“As you build your spiritual connection, hone your intuition, deepen your connection to the web of consciousness, and develop a healthy ego, it’s important to be vigilant about taking care of yourself and nurturing your love for yourself. Because empaths are so giving (often pathologically so), we can drain ourselves of our life force energy. I’ve discussed the need to recharge our batteries, and the fuel for those batteries is our life force energy.
“Our path to healing needs to take our empathic tendencies into consideration, tendencies such as depleting ourselves, absorbing fears and illness, and, because our barriers are down and the opinions of others can feel like our own, our high suggestibility. It’s important for us to learn to protect ourselves from taking on other people’s illness or other people’s opinions about our illness. And if we’re ill, we need to know how to actively participate in our own healing process. We also need to help loved ones who are ill do the same….
- “Ask, 'What can I say “no” to?'
“If you have a hard time saying 'no' and a tendency to take on more than you can or should, the first thing to do is ask yourself, Where am I taking on things that I don’t want to do? In other words, Where can I say 'no'? Where have I been saying 'yes' when I meant 'no'?
“You might be someone who has a tendency to rescue people or help them, even when they don’t ask for it, or don’t need it. Perhaps your fear of disappointing people perpetually drives you to take on much more than is necessary, and you eventually add layers of issues that are not originally your own.
“You can use this step for the most minor ailments. I do. If you feel a flu coming on, or aches and pains, make a list of all the things you’re currently tackling but don’t want to do, and one by one, pluck up the courage to say 'no.' You won’t regret it.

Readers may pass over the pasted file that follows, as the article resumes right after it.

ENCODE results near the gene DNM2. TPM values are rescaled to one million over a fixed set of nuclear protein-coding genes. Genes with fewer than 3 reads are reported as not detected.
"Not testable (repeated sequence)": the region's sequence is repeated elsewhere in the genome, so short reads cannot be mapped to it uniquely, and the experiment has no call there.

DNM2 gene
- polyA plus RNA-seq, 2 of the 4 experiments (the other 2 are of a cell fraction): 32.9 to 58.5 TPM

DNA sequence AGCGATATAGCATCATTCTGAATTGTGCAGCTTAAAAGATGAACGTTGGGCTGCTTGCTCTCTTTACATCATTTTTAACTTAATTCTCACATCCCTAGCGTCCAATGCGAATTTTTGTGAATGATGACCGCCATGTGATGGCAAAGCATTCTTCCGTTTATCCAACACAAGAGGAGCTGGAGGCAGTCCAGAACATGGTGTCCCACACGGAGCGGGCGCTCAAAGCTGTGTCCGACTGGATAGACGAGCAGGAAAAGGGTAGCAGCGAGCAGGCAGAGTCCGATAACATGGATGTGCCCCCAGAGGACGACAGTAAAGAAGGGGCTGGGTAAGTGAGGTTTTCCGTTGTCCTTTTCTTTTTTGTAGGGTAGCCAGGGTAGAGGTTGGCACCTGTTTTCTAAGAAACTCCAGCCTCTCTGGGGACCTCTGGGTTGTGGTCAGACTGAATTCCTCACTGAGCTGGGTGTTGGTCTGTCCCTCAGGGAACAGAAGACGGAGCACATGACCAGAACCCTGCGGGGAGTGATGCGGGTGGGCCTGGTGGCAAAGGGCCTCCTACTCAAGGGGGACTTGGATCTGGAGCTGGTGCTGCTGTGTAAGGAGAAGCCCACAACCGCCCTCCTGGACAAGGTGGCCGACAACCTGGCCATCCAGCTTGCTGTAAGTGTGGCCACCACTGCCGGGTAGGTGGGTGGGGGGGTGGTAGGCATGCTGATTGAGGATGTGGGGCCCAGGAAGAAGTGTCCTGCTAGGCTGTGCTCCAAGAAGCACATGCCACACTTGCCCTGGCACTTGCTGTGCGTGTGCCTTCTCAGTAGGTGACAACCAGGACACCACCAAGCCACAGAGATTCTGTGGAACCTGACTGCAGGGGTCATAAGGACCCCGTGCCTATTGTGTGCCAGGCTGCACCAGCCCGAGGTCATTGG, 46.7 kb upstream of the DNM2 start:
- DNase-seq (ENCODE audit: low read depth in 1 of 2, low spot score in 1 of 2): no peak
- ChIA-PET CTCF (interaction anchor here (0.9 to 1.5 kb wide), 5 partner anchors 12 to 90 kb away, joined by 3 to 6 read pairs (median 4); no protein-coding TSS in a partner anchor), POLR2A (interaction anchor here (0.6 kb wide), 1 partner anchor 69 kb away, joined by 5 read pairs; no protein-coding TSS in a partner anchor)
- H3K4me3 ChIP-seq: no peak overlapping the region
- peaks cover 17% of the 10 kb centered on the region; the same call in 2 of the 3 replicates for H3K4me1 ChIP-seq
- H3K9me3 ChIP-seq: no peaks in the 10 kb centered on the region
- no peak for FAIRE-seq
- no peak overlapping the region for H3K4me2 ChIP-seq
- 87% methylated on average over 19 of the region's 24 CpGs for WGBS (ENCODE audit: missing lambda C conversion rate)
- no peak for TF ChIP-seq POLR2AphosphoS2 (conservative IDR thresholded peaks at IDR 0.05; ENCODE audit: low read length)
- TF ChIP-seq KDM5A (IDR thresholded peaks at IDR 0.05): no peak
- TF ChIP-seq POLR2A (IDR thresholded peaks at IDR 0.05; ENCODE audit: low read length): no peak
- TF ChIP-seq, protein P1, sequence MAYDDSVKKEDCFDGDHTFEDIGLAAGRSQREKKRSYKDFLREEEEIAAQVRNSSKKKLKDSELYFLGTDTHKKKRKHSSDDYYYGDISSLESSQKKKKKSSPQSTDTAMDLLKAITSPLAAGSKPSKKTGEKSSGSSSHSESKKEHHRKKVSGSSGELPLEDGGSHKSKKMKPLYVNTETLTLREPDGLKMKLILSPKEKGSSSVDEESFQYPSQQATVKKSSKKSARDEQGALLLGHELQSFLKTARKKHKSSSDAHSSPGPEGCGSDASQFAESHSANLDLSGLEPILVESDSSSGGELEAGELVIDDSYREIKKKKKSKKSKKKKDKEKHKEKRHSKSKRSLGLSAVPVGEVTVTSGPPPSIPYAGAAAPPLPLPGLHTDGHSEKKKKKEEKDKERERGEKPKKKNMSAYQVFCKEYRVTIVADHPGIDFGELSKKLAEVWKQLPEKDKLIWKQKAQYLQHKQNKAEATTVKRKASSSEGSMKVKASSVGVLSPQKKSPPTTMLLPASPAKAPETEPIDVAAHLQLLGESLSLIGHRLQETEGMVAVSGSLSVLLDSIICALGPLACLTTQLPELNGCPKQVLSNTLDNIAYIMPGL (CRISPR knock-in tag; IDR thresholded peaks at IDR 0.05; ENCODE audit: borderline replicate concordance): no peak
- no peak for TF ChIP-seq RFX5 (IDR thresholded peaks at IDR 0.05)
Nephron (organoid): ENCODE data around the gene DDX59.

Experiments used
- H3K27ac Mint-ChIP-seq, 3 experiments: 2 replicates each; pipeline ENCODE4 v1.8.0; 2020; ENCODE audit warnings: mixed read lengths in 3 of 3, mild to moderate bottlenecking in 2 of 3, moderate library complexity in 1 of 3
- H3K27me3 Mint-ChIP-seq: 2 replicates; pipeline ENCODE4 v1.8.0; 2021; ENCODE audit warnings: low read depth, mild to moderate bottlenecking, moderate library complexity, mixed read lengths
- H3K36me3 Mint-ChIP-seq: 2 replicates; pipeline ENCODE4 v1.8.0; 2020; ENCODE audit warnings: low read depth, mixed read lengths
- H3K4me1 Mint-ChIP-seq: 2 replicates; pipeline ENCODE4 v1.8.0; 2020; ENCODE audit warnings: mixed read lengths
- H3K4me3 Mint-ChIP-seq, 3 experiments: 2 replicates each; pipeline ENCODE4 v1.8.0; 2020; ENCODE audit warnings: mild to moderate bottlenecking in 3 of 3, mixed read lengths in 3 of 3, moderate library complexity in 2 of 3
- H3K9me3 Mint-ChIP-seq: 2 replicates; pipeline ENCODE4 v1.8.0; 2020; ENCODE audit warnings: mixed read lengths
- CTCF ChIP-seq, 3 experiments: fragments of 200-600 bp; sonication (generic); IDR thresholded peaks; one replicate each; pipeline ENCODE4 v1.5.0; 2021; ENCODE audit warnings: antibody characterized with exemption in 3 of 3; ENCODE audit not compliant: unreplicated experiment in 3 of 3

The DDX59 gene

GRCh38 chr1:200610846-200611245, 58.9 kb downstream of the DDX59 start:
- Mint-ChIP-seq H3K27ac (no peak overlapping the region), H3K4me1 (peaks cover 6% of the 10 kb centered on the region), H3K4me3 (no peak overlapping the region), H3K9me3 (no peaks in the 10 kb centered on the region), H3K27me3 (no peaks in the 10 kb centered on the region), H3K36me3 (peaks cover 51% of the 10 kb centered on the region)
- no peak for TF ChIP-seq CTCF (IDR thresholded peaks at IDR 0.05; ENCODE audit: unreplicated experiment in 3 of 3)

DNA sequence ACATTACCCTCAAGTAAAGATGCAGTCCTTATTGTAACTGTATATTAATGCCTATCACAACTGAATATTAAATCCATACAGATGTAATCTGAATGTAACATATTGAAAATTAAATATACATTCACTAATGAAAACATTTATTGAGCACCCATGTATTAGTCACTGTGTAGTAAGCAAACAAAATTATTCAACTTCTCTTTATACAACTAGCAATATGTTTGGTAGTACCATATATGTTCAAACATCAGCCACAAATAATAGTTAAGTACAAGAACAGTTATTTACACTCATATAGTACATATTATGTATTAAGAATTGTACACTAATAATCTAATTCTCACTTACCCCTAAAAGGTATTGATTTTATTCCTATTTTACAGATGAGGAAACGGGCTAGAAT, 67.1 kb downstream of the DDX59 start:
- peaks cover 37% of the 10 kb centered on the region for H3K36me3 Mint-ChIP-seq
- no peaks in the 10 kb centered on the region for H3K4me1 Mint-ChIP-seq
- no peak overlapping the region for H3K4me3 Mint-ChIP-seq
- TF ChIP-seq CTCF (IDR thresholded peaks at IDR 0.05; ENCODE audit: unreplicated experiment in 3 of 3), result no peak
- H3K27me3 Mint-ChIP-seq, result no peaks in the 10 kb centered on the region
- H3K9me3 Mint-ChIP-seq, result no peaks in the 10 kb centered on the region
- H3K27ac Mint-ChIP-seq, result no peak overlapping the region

“Certainly there are times you don’t really want to do something because it’s draining or tiring, but you still have to do it — circumstances such as caring for the well-being of someone in need, like a special needs child or an aging parent. These responsibilities may involve people we love. If you have those situations, acknowledge them. Acknowledge that this takes up a lot of your energy, and then give yourself space to recover the energy by doing something that makes you happy. Recharge your battery.
“It’s very important that you don’t judge yourself for needing to take care of yourself. Give yourself permission to be okay with taking time out without feeling guilty and do something you enjoy, something just for you, whatever that might be.
“Also, there are ways you can turn responsibility into fun projects or games, especially if you’re taking care of young children. Make your responsibility and chores as fun and creative as you can. Sometimes lightening your burden is just a mindset more than anything else.”